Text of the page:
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152



Notes on Herbartian Method



PHYSICAL GEOGRAPHY LESSON ON THE
SCULPTURE OF THE LAND.

Class Oxford Seniors. Time Three-quarters of an hour. Aim
To exercise the understanding of the pupils and lead them to apply their
previous knowledge of physiography to explain the present formation of
the land.

MATTER.
I. Preparation.

Consider the earth as a Divine masterpiece. God the
Divine Sculptor. Nature His Hand.

1. Original cooling of earth's surface.

2. The atmosphere.
Rivers and glaciers.
Frost, ice and avalanches.

5. The sea.

6. Upheavals and earthquakes.
.7. Volcanoes.



Instruments used.



II.



Cooling process.



Presentation.

The work of each of the above tools :

(a) Subsidence of some parts (oceans),

and consequent relief of others
(continents) from the strain of con-
tracting.

(b) Chief mountain ridges thus formed

in direction of axis.

(c) No part of present land is part of

original solid surface, though pos-
sibly on the same sites. Why ?
The dissolving or wearing work of gases,
vapours, winds, evaporation and
condensation, the cause of (c).
(a) Wearing away mountains.

I (b) Forming ridges out of tablelands.

| (c) Cutting valleys and canons.

i (<l) Depositing debris partly on plains
and chiefly in the sea. In general
levelling the high lands to the sea.



2. Atmosphere.



Rivers and
Glaciers.



The Sculpture of the Land



153



/^Filling crevices and joints of rocks,
loosing pieces, thus forming ava-

4. Frost and Ice. - lanches, which wear away cliffs and

preserve the sharpness of mountain
I peaks.

5. The Sea. Continually denuding the coastland.

Result of 3, 4 and 5. Laying low of the land and forma-
tion of stratified rocks of consolidated debris in the bed
of the sea. Only at considerable depths is the earth's
surface preserved from decay.

Action of the above counterbalanced by :

C /Large tracts of sea-floor

raised in its original
level condition, seen
(a) Gentle by the horizontal posi-
and uniform. ( tion of the stratified
rocks, e.g., 1,000 miles
of Central and North
Russia and China.
/By volcanic action ;

6. Upheavals. when the stratified

rocks present a crum-
bled appearance as if
tilted up ; the oldest
rock highest. Age
of mountains can be
told by the number of
upheavals apparent.

(c) Volcanoes form mountain peaks with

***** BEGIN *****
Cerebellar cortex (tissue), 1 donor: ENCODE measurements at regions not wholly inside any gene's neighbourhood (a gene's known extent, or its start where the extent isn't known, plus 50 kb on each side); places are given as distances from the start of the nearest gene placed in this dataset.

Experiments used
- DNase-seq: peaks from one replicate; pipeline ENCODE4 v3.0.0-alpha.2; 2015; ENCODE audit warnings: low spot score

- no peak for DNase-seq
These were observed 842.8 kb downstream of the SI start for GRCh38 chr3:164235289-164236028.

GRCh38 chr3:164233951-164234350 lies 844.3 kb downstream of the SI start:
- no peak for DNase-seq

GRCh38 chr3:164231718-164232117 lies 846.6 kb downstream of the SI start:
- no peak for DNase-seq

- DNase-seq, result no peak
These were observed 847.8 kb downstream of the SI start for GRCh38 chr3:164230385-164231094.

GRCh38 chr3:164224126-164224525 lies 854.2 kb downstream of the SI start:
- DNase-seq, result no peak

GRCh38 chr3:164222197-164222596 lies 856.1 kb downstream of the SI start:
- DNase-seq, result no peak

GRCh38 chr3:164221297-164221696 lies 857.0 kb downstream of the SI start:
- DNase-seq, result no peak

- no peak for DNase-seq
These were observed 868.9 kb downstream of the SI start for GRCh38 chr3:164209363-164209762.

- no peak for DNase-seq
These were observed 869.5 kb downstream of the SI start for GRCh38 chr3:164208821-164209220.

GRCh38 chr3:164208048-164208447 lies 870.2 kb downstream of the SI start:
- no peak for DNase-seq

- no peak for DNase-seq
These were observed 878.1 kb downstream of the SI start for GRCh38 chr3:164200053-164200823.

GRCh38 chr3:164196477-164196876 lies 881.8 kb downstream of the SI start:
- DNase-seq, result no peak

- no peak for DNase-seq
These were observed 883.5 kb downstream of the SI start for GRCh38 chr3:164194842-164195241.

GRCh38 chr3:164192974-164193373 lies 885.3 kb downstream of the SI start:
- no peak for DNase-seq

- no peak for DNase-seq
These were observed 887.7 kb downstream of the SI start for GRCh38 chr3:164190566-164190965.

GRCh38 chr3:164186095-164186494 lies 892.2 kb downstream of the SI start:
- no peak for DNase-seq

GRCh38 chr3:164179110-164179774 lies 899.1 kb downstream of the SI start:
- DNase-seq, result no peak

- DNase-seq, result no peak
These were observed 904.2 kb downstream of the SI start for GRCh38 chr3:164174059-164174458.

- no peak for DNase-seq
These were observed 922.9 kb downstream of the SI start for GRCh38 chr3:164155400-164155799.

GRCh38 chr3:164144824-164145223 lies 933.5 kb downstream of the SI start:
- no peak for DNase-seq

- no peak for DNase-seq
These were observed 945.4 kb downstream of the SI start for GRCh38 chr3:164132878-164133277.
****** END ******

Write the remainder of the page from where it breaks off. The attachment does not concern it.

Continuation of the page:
^ lava.
III. Association.

Comparisons and examples throughout.
For i. Compare cooling of roast apple.
For 2. The work done by a cyclone on land or by a
strong wind dashing sea on land.

For 3. Glaciers of the Alps. Deltas of Mississippi and
Nile. Canons of Colorado.



(b) Disturbed
and sudden.^



154 Notes on Herbartian Method

For 4. Landslips after severe frosts. Peaks of the Alps
called "Needles".

For 5. West coast of England and Scotland indented
and rugged.

For 6. (a) North of Russia and Siberia.

(b) Andes and Rockies, Alps, etc.

(c) Teneriffe, Vesuvius (Herculaneum and Pompeii).

IV. Recapitulation.

Question on the agents at work and the work done by
each.

V. Application.

Moral lesson, some such as the following :

1. The slowness and continuity of God's work.

2. All things work together towards His end.

PROCEDURE.

Introduce lesson by comparing the formation of the
land to the work of a sculptor. Briefly draw from class the
points of resemblance. By referring to the earth as a planet
and comparing with Jupiter, elicit what was its original
condition. Let us now consider the influences at work upon
it which have in course of ages reduced it to its present
condition. What took place gradually in the gaseous globe ?
Ask what effect this cooling process had on the globe when
it solidified. Refer to the familiar example of a roast apple
cooling, to elicit the subsidence of some parts and relief of
others ; deduce from this the cause of unevenness of earth's
surface, and how oceans and continents were formed. From
map of world show that the greatest mountain ranges are
from north to south owing to the great lateral pressure
caused by the subsidence of land forming the oceans. Show